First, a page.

Historic Theater Faces Uncertain Future
By Kathryn Roethel
REDWOOD CITY – Today marks the third straight month of darkness for Redwood City’s historic Fox Theatre, and city officials are searching for buyers who could bring downtown’s foreclosed landmark back to its glory days.
“It’s something that the community’s really concerned about,” Redwood City Mayor Jeff Ira said. “I’ve been getting tons of phone calls from people wanting to know what’s happening to the Fox and if everything’s okay. I’d love to get it back online for sure by the summer time.”
Fox Theatre, located at 2215 Broadway, and the Little Fox night club next door went into foreclosure in October 2009, after longtime owners John Anagnostou and Michael Monte defaulted on their $1.3 million loan.
Palo Alto investment firm Coast Capital took ownership of the theater and tried to sell it at a Nov. 30 auction, but the opening offer of $70,000 did not receive any bids.
In addition to the auction price, a buyer would have had to assume millions of dollars in loans, penalties and property taxes. Debt that Anagnostou estimated totals nearly $10 million.
“We couldn’t get our debt refinanced,” Anagnostou said. “And in 2009, we couldn’t afford to bring in the kind of talent that the Fox Theatre deserves because we ran out of money.”
Anagnostou, who purchased Fox Theatre in 1998, cited the troubled economy for his economic downfall. He added that tenants of his other properties didn’t pay him, so he couldn’t pay what he owed on the theater.
Stonecrest Capital, a former branch of Coast Capital, now owns Fox Theatre. The San Jose firm declined comment, and Ira speculates that they don’t know what to do with the theater.
“Stonecrest is still in the exploratory stage as far as I know, and I don’t think they quite know where they want to go with this,” Ira said. “I think it’s a little overwhelming to them. They’re in the business of collecting loans, not the business of running a theater.”
The outdated marquees and paper-covered windows of today are a far cry from the Fox Theatre of old. In 1929, the Sequoia Theatre movie house opened with great fanfare. Over the years, it changed hands and changed names, eventually becoming the Fox Theatre and switching from movies to plays and live music.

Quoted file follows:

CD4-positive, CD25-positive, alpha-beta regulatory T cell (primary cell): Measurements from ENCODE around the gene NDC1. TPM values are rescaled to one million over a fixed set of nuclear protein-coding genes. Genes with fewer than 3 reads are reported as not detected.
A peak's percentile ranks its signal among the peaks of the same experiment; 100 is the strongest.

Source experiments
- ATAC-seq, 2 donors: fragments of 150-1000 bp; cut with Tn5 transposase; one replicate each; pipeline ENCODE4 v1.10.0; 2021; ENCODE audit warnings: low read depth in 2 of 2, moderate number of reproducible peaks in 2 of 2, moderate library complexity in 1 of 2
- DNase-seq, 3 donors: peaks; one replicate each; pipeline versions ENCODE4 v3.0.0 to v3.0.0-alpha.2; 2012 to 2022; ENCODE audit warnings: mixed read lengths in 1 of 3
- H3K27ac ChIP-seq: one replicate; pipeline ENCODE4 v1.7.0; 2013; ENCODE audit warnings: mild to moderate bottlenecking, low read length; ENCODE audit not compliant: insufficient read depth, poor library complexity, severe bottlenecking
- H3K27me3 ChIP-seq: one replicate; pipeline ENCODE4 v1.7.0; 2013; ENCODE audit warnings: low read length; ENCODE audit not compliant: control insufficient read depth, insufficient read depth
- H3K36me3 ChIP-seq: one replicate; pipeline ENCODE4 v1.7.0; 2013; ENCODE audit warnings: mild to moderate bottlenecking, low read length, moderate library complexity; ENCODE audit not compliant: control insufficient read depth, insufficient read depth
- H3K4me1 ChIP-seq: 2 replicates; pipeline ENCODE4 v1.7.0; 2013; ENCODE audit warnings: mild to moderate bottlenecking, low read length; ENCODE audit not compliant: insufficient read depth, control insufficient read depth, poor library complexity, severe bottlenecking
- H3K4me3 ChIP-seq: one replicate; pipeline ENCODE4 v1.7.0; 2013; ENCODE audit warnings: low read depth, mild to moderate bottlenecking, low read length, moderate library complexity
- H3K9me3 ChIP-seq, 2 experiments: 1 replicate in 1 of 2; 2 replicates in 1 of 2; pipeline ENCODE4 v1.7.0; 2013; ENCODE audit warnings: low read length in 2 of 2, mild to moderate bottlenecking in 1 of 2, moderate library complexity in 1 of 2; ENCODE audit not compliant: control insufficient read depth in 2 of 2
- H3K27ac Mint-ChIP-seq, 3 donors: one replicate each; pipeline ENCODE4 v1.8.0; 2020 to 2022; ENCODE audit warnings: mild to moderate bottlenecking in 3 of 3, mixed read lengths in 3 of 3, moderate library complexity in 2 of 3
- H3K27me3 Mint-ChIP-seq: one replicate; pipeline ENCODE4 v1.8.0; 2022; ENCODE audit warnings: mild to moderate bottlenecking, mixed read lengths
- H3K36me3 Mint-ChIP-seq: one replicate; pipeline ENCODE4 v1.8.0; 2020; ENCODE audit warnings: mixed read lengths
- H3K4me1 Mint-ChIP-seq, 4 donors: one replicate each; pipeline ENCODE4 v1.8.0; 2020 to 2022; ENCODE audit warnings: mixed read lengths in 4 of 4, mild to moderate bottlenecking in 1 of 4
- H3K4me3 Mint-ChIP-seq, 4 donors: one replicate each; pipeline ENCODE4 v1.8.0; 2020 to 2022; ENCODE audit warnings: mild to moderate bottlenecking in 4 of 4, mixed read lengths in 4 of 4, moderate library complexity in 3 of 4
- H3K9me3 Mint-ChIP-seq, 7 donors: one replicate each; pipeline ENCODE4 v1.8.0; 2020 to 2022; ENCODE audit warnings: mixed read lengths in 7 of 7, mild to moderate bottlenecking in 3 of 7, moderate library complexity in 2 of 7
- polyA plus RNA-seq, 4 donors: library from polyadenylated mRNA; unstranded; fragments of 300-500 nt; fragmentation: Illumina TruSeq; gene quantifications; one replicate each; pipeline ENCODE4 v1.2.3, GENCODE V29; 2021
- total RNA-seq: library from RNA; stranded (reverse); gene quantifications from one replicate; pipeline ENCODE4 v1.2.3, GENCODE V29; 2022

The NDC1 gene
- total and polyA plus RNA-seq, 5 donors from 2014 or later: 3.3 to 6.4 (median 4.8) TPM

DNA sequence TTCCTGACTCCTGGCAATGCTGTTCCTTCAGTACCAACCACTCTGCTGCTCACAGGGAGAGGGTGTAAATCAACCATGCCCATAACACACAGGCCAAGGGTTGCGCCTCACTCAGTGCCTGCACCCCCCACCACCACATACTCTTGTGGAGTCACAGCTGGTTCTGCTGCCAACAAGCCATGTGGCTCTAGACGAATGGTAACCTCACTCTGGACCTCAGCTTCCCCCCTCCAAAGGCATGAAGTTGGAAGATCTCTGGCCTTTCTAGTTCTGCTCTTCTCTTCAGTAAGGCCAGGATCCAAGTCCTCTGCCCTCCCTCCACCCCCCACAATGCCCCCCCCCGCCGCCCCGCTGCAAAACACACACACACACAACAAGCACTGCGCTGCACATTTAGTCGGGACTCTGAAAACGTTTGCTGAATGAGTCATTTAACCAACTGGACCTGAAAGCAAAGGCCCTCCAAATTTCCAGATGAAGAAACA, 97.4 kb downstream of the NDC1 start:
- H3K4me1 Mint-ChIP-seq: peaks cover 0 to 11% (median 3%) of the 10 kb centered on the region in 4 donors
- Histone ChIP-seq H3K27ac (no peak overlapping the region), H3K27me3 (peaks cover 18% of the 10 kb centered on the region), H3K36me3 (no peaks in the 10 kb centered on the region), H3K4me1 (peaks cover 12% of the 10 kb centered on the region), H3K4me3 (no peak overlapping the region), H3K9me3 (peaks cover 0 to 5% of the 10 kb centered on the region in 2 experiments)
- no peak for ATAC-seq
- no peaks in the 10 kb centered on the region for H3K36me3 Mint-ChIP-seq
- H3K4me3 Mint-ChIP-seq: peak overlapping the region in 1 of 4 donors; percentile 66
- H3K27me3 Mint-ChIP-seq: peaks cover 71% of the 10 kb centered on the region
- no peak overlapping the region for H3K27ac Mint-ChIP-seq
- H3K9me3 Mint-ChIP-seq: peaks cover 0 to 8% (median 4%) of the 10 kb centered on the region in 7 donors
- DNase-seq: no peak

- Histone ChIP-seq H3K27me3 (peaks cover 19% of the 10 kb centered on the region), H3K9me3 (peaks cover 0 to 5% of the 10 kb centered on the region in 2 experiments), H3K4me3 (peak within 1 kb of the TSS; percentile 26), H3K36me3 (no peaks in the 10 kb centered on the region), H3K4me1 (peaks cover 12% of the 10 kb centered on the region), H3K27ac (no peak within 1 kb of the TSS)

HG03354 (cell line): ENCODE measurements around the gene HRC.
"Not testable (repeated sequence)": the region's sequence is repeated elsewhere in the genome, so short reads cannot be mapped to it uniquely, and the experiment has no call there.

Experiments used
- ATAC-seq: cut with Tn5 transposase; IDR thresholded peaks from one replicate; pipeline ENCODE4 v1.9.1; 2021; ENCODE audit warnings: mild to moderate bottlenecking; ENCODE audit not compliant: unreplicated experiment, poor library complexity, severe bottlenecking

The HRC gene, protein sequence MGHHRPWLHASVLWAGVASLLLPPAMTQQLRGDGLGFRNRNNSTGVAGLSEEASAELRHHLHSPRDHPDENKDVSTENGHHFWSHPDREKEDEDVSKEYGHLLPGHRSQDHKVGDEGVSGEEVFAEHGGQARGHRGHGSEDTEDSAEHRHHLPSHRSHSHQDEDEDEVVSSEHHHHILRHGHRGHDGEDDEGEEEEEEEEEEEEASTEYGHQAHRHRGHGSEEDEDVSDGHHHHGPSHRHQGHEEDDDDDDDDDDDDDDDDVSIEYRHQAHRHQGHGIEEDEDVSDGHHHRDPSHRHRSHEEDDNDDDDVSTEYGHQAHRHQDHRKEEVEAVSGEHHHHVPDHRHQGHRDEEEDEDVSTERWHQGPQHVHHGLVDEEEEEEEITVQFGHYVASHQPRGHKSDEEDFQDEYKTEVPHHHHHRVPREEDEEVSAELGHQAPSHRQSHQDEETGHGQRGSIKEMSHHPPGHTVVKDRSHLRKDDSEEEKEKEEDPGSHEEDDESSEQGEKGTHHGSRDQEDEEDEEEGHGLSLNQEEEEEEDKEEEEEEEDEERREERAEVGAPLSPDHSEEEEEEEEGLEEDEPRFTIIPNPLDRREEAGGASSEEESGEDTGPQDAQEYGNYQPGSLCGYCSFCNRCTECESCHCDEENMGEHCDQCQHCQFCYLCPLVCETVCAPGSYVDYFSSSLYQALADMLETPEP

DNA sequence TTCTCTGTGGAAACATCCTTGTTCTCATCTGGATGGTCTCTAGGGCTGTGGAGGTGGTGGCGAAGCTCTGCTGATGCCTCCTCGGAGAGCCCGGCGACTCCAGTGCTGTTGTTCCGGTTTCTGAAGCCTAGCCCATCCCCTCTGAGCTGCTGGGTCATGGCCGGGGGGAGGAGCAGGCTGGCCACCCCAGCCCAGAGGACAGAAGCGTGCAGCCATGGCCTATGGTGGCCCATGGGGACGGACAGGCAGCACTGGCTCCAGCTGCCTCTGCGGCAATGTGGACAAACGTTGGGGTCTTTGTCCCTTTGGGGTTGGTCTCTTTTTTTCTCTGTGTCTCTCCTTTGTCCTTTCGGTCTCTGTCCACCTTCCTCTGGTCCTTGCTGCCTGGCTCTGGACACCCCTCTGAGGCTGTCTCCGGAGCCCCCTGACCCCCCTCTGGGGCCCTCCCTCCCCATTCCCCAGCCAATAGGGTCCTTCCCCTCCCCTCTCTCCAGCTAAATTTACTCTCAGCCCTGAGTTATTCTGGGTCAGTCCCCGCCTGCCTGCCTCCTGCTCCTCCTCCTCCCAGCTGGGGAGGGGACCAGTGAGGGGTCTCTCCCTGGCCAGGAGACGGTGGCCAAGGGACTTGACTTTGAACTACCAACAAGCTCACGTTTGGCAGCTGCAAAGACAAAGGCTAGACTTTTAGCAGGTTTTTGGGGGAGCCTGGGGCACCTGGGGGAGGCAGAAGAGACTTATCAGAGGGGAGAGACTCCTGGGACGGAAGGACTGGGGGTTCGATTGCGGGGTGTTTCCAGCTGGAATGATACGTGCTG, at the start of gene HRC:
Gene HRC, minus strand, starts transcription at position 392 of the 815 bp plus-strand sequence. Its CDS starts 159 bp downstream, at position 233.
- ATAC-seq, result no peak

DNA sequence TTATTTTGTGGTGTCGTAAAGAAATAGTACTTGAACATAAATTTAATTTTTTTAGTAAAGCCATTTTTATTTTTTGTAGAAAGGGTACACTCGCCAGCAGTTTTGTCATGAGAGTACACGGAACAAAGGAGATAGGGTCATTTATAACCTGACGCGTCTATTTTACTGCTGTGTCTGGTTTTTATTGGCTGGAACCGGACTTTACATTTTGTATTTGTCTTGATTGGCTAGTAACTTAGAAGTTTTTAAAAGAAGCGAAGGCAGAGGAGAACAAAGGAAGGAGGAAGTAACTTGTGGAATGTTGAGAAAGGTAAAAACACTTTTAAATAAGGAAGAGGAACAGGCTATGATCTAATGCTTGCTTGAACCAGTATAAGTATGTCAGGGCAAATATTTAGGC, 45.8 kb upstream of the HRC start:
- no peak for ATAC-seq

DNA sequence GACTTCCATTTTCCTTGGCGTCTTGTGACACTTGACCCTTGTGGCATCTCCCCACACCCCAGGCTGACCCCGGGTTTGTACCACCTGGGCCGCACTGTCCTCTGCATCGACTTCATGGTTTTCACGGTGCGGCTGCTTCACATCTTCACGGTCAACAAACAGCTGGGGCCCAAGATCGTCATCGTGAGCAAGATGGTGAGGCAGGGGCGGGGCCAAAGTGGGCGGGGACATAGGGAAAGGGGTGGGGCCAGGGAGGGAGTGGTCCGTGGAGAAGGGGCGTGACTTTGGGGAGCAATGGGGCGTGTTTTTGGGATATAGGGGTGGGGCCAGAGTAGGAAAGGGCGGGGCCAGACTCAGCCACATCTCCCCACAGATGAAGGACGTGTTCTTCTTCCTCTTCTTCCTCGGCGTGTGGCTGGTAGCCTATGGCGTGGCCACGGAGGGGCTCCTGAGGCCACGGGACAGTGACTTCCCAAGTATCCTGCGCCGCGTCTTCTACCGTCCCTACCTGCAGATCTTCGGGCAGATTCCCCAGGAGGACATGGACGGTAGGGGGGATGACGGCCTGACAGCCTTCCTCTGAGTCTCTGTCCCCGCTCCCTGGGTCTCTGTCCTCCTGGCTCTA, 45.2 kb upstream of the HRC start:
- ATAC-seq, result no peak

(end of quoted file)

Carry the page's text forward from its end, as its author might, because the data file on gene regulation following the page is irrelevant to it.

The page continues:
Anagnostou and Monte bought the property in 1998 and began a $10-million restoration project. They reopened the Fox in 2002, and it attracted billboard performers including Tony Bennett, Neil Young, Itzahk Perlman and Bill Cosby.
“I want to see it continue on the path of what we’ve accomplished,” he said. “If I can’t buy it, I’ll help who does buy it. I’ve had more than 1,000 musicians contact me wanting to help because there’s nowhere else for them to go now.”
Local musicians are not the only ones concerned. Ira, who took office last month, named the Fox Theatre one of his 2010 priorities and is creating a city committee to help identify potential buyers. He stressed that although the Redwood City is not in a position to buy the theater, officials do want to help Stonecrest Capital identify a suitable buyer.
“The city budget is tight, and we’ve already put $50 million into [improving] downtown,” Ira said. “But I think there are potential investors out there… I’m feeling optimistic that someone might be buying this. We’ve had a few people sniffing around.”
The Portobello Grill is across the street from the Fox Theatre, and manager Miguel Coronel said he looks forward to the day the theater reopens.
“We’ve had less reservations [since the theater closed]” Coronel said. “When they had big shows, we’d get more reservations – we’d get really busy. We definitely could have made more money [in the last two months] with the Fox Theatre here.”